Words: Chris Ralph
Following the first round of drivers recalling their first race cars, we’ve compiled another entertaining collection of HTCAV drivers telling us where it all began.
First Car: EH Holden
Current Car: 1964 Ford Falcon Sprint, Ford Mustang coupe
HTCAV sponsor, Barwon Timber’s Bill Trengrove has very clear memories of his first race. He’d bought an EH Holden from Geoff McInnes in the early 90s after Geoff’s son Andrew had turned it into a front runner. His first foray into historic racing was at Historic Winton. “It was in the handicap and I could smell victory! On to the back straight in second place on the last lap, closing fast on wily old Ken Zinner in his Humpy Holden. I make a pass on the right, run out of room, spin off wildly into the infield!” Covered completely in mud and dirty water, car and driver bonded.
Over nearly 30 years of ownership, Bill has run the Holden at all Victorian circuits, as well as Bathurst, Eastern Creek (as was) and Baskerville, twice.
Despite actually doing more racing in his ex-Clem Smith Mustang and latterly exploring the ex-Bill Meeke Falcon Sprint, it’s the EH that he slips on like an old pair of comfy boots. What’s more, it was the car that Bill’s son Brent drove on his debut at Historic Sandown in 2007.
The family now travels as a race team, with a choice of cars that includes Brent’s Camaro. “The Holden’s an heirloom now,” he says, “here to stay!”
First Car: FE Holden
Current Car: FE Holden
Faithful Eddie Dobbs. He’s always been true to his first love and continues to race her hard. (Wife Margaret’s eyebrows shoot skywards. But as pit manager, she’s as much involved in Eddie’s famous FE Holden as he is!)
Aged 14, Eddie saw Graham Blanchard (father of V8 Supercar’s Tim) battling former V8 Supercar team owner Garry Rogers on TV. Graham’s car was a blue FE Holden. Eddie fell in love. Fast forward 20 years and noted historic racer Gavin Sala had a blue FE sports sedan that had raced in hill climbs sporadically. Money changed hands.
After returning it to Group N specifications, Eddie’s first race was at the 1985 Sandown Historics. The results weren’t as planned – last. Worse, he was flagged off due to lack of speed! Much development then took place while maintaining the car’s originality – it’s one of the few cars in HTCAV or indeed any state-based historic competition with an original Appendix J history.
Two years later, with the FE now at an acceptably speedy level, Eddie won his class at the combined Calder Park Thunderdome and Circuit event.
Running at four Australian Grand Prix support races in both Adelaide and Melbourne has been a highlight, but more impressively - especially compared to the rest of the field - Eddie and Margaret have competed in every state in their beloved car.
An ex-HTCAV President and Life Member, Eddie echoes others’ thoughts on the best thing about historic touring car racing: “The people!”
First Car: EH Holden
Current Car: 1964 ½ Mustang coupe
Andrew Cannon had represented Australia in skiing and rowing; by 1994, driving at Bathurst was on his bucket list. Four problems: no car, only a P-plate CAMS licence, only a few laps’ experience at Winton and time running out. Scouring the motorsport ads, he saw an EH Holden (with Bathurst entry) for around $8,000 – in Perth. “I heard it running over the phone and said ‘Yep, I’ll buy it’. Amazed I didn’t haggle and wanting to help a novice, the seller threw in a trailer and spares.”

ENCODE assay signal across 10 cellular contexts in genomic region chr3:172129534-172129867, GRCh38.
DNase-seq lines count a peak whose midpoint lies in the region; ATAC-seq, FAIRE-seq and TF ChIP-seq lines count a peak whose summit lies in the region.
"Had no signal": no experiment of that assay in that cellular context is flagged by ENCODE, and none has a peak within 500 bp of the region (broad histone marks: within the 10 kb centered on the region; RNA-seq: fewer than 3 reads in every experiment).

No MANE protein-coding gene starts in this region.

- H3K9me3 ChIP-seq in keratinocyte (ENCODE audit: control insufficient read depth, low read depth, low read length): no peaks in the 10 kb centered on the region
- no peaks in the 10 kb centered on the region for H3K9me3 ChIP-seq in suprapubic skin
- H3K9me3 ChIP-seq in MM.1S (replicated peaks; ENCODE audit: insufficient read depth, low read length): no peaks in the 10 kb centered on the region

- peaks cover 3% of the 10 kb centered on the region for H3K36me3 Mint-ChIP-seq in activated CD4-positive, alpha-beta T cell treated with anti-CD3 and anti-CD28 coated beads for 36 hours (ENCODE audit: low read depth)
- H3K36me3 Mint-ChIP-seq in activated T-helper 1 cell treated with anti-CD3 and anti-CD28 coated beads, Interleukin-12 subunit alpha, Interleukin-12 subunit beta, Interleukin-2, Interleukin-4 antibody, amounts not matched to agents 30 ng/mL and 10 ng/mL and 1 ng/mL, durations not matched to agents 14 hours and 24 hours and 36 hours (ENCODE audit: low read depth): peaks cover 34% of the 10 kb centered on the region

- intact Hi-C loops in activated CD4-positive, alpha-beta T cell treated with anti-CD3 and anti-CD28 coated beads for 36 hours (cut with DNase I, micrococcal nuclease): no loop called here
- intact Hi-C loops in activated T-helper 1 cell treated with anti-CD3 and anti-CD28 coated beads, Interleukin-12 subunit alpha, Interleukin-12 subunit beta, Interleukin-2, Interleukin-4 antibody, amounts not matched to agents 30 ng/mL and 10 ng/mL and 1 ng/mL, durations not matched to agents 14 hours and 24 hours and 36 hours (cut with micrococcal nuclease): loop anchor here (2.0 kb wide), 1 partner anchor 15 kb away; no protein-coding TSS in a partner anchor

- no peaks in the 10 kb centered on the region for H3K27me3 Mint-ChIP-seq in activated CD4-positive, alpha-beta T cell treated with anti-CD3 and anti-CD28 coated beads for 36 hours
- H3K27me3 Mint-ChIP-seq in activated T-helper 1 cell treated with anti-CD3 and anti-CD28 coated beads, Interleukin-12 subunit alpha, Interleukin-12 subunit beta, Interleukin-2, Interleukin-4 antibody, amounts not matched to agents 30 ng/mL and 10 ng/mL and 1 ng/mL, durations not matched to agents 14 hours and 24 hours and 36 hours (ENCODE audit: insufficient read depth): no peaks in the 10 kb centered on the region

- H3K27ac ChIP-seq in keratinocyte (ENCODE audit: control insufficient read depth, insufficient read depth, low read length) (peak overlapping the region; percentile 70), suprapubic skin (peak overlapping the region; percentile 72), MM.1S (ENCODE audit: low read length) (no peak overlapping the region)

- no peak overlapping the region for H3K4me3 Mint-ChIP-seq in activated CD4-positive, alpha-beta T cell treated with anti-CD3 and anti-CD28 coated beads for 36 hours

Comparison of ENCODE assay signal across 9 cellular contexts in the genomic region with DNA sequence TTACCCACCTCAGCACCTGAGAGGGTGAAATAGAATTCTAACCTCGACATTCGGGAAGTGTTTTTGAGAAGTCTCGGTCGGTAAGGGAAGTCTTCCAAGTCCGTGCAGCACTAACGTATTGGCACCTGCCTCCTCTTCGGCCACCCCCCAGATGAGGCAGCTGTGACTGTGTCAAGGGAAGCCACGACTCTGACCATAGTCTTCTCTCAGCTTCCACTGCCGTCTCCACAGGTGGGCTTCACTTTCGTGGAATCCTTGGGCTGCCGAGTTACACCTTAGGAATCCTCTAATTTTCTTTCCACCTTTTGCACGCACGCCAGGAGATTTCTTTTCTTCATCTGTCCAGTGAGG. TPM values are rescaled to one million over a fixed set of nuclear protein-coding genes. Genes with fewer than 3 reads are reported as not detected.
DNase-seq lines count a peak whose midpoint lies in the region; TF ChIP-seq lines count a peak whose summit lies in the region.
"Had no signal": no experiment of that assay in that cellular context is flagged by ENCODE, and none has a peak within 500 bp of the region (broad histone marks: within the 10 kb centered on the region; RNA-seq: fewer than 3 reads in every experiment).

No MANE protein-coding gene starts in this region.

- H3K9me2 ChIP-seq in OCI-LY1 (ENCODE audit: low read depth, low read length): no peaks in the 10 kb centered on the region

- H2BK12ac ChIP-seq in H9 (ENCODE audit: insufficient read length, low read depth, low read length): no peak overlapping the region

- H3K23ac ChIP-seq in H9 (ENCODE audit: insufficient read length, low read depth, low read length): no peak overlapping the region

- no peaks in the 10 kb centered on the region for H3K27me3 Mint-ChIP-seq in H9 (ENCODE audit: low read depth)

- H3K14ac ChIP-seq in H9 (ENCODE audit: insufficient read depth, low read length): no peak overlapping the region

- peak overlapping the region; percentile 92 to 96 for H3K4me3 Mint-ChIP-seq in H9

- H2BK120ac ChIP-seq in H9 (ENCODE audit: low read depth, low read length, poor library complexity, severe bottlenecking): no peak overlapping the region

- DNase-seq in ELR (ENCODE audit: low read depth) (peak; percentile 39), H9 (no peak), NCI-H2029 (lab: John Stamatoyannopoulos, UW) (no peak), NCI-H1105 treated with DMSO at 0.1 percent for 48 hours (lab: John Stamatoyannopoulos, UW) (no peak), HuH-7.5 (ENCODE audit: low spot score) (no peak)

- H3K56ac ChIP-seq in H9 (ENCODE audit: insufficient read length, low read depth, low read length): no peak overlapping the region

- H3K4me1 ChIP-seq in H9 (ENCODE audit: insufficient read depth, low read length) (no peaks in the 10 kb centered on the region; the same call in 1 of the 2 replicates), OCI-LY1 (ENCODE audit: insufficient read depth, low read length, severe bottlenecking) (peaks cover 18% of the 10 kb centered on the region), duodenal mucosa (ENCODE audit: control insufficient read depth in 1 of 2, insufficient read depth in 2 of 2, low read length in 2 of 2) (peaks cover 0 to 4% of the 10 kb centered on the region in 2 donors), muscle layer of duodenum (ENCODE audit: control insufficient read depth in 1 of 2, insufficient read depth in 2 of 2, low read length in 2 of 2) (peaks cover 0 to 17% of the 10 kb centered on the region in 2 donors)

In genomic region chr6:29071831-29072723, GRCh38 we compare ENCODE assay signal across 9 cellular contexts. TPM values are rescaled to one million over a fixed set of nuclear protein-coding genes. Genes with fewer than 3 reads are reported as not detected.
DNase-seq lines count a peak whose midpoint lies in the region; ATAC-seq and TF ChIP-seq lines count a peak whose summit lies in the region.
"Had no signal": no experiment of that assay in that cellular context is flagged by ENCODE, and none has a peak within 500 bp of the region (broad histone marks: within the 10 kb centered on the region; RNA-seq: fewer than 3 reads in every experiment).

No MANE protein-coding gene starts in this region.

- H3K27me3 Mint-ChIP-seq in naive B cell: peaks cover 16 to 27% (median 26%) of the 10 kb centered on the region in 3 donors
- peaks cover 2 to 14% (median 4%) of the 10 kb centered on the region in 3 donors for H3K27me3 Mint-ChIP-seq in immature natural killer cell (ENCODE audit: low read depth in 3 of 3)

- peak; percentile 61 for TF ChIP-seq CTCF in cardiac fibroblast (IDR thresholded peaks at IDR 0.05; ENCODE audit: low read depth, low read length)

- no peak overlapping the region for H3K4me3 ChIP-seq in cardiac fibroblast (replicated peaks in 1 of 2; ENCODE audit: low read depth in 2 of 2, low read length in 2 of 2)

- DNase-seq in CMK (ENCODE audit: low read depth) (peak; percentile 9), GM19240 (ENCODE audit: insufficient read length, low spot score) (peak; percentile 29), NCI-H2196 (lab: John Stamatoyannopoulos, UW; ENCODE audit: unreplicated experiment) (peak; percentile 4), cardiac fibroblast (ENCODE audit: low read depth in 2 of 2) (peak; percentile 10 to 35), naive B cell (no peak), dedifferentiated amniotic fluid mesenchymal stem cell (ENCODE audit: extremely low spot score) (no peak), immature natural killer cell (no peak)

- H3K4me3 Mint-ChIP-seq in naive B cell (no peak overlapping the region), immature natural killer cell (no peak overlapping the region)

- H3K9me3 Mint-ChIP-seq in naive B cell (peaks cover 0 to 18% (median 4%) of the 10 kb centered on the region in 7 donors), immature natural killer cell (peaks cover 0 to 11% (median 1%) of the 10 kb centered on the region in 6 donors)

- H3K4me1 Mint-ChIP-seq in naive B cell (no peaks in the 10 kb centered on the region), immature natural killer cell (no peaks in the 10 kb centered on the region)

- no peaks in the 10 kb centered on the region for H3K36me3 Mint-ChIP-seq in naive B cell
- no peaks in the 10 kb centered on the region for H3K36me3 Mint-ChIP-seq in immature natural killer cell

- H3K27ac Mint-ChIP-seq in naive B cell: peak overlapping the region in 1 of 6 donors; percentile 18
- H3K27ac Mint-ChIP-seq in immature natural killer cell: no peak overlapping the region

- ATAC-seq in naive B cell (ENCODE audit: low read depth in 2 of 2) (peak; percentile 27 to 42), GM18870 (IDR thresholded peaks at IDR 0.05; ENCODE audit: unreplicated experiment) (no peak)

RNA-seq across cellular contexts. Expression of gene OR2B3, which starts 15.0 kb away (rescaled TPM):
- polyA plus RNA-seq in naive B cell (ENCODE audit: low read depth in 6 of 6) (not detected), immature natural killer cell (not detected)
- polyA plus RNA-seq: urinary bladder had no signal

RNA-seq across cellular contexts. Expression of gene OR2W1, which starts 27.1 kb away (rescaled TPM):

Some solid motorsport referees helped with Andrew’s early upgrade to a full licence. Car and trailer arrived just in time; the pilgrimage to the Mount began.
“People say they have no idea – I had absolutely no idea!” he laughs. Also, no tools, no spares - but there he was at his first race meeting in a car he’d never sat in before on the most daunting track in Australia. Finishing third in class, Andrew forgot to pull into the paddock after the finish. He drove a full circuit cool down lap, waving happily at the crowd. His name and car number came over the PA, he ambled up to Race Control. Officials, white with anger, tore strips off him for delaying the national telecast by precious minutes… Oops!
The EH was sold to Ballarat’s Mike Oliver, who added the silver livery that Tasmanian Phil Shepherd now has on it. Andrew then drove an ex-works, ex-Grice Creswick Motors Torana, before buying the 1964 Mustang the proud HTCAV sponsor still runs today.
First Car: Formula Vee
Current Car: Holden LJ Torana
Andy Williams is head honcho of A.W. Automatics and peddler of the very brisk #51 LJ Torana, now having a big birthday after a massive shunt at this year’s Phillip Island Classic. Turns out he’s a closet open wheeler driver - or was!
Sometime around 1989, Andy and his old man, Brian – former owner of the famous ex-Bob Jane Gloweave Sports Sedan Torana - campaigned a Formula Vee together.
Memorable experiences? “At a Calder twilight meeting, tin tops and open wheelers were racing under lights in the same event. Late braking dives got me positions but one slow guy braked too soon. Nearly stuffed the Vee under his boot for a real close hair cut!” Andy moved on to Formula Ford for a year before the lure of tin tops won.
The well-known #59 Torana arrived in 2000, with its first race in a state round at Phillip Island. The rest is history: car and driver are now known as possibly the fastest Torana combination in historic touring cars.
HQ racing provided Andy with one of his more bizarre racing experiences. “At the 2006 HQ Nationals the HQ qualified on the second row. My quality crew had mistakenly fuelled the car from jerry cans full of water holding the marquee down! Not being hydrogen fuelled, my HQ was last by the green flag! Fortunately, a first corner red flag resulted in an abandoned start in the Q and all was sorted prior to the next race.”